Federal Court Says Oakland Cannot Prosecute Wells Fargo Over Discriminatory Lending Practices


A federal appeals court on Tuesday dismissed Oakland’s long-standing lawsuit against Wells Fargo Bank over its practices of lending to minority homebuyers, saying the city had no direct evidence it had suffered financial losses due to foreclosures allegedly caused by discriminatory loans.

A federal judge and a panel of the United States Court of Appeals for the Ninth Circuit had previously ruled that Oakland could seek millions of dollars in damages from Wells Fargo if it could prove that the San-based bank Francisco was targeting black and Latino borrowers with mortgage rates, leading to higher foreclosure rates and lower property tax revenues for the city.

But after the Ninth Circuit granted the bank’s request for a new hearing, a larger panel ruled Tuesday that even though the bank’s lending practices were discriminatory, Oakland could not show it had suffered a financial loss of these practices.

The city has no direct evidence, as required by a 2017 US Supreme Court ruling, that “discriminatory loans automatically lead to increased foreclosures and a decrease in property value,” said Judge Margaret McKeown. in the 11-0 decision.

She noted that individual borrowers can sue the bank for its lending practices. President Barack Obama’s administration won a $ 175 million settlement from Wells Fargo in 2012 in a lawsuit on behalf of the borrowers and a Settlement of $ 1.2 billion in 2016 in a separate lawsuit in which the bank admitted cheating on the government into insuring subprime mortgages.

In its complaint, filed in 2015, Oakland said Wells Fargo was more than twice as likely to overwhelm black and Latino homebuyers as other borrowers with adjustable rate loans with “predatory” terms rather than loans. fixed rate loans. Lending to minority borrowers comes at higher costs and the bank is less willing to refinance them to avoid default, the city said; he said 14.1% of loans in minority areas ended in default, compared to 3.3% in non-minority areas.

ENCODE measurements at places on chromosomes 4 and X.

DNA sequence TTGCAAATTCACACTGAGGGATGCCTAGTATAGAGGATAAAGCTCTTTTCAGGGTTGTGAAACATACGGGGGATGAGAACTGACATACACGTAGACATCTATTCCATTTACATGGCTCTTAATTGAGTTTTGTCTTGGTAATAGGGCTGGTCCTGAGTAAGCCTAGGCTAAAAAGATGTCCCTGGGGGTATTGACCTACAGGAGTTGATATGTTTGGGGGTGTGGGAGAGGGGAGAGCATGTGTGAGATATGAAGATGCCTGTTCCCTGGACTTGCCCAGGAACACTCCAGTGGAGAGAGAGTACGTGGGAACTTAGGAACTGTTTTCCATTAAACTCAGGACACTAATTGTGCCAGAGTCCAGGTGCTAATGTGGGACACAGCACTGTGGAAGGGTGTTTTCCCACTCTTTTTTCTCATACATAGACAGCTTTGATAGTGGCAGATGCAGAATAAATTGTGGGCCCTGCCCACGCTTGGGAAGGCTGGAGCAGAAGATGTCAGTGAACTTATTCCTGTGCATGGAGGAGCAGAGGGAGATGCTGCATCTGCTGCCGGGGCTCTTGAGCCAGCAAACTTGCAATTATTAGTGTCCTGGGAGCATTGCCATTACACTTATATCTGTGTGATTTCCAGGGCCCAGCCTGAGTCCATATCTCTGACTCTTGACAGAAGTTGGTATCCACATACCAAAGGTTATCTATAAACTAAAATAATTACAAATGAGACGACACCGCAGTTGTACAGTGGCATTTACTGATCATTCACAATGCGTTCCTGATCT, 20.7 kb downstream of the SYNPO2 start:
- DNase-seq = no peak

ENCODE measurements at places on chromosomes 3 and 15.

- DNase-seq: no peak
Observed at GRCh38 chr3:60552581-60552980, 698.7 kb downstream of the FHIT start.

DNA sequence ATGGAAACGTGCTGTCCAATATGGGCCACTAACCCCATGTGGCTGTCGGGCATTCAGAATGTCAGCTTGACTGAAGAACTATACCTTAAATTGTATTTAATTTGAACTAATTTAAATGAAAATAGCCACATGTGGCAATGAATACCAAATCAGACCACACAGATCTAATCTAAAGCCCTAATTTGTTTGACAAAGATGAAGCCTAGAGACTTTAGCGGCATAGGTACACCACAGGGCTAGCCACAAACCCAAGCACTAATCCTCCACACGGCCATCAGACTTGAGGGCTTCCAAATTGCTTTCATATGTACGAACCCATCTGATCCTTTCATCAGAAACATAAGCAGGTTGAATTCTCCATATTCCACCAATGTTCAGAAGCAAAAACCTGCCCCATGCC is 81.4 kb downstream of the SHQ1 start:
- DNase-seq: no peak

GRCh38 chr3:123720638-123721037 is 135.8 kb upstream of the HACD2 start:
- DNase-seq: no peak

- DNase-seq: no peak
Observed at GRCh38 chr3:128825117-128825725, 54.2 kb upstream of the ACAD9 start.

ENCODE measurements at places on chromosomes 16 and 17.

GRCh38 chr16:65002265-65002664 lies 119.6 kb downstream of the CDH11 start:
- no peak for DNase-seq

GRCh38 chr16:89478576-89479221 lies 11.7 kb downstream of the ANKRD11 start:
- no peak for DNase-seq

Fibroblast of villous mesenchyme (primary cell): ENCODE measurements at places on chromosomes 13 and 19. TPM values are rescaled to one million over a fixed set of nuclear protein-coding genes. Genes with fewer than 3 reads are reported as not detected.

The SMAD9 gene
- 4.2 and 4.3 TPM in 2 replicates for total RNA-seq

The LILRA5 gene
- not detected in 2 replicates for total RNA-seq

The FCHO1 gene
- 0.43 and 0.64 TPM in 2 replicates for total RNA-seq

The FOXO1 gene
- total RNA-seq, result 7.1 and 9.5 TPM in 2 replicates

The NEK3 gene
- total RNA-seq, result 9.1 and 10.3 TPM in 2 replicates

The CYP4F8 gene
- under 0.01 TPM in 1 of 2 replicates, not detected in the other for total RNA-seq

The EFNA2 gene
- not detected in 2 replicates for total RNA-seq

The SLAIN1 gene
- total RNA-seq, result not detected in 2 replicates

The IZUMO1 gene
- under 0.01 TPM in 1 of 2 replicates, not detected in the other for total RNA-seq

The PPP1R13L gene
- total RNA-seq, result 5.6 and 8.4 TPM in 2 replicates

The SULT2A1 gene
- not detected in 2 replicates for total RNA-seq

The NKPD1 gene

Wells Fargo has denied any discrimination. But the court said on Tuesday that there was no need to decide that issue because Oakland cannot link its financial losses to the bank’s lending practices, a link defined by the High Court ruling in 2017 in a similar action by the City of Miami against Wells Fargo. and the Bank of America.

A borrower can default on a loan for many reasons unrelated to the lender’s practices, McKeown said: “Job loss, medical hardship, family death, divorce, fire or other disaster, COVID-19, trends wider economic factors, or any number of other unforeseeable causes not present at the time of the granting of the loan.

Likewise, she said, the value of property and the resulting tax revenue may decline due to owner negligence, outside criminal activity or economic conditions. And the foreclosure decision itself can be made by another lender who bought the loan from the bank.

These “downstream” factors “are too mitigated and go too far beyond Wells Fargo’s alleged misconduct” to allow the city to show that it has been financially harmed by the bank’s practices, McKeown said. .

San Francisco, the state of California, and housing rights groups have made arguments for Oakland, while business organizations have sided with Wells Fargo. In the San Francisco brief, filed in 2019, City Attorney Dennis Herrera’s Office argued that local governments can spot discriminatory housing practices that individual borrowers might not be aware of, and that the ban such lawsuits “will make it difficult, if not impossible, for municipalities to continue to promote fair housing and end discrimination.

Wells Fargo said it was satisfied with the decision and the court’s dismissal of the lawsuit.

“We will continue to focus on expanding homeownership opportunities in the City of Oakland and across the country,” the bank said in a statement.

There was no immediate comment from city lawyers.

Bob Egelko is a writer for the San Francisco Chronicle. Email: [email protected] Twitter: @BobEgelko


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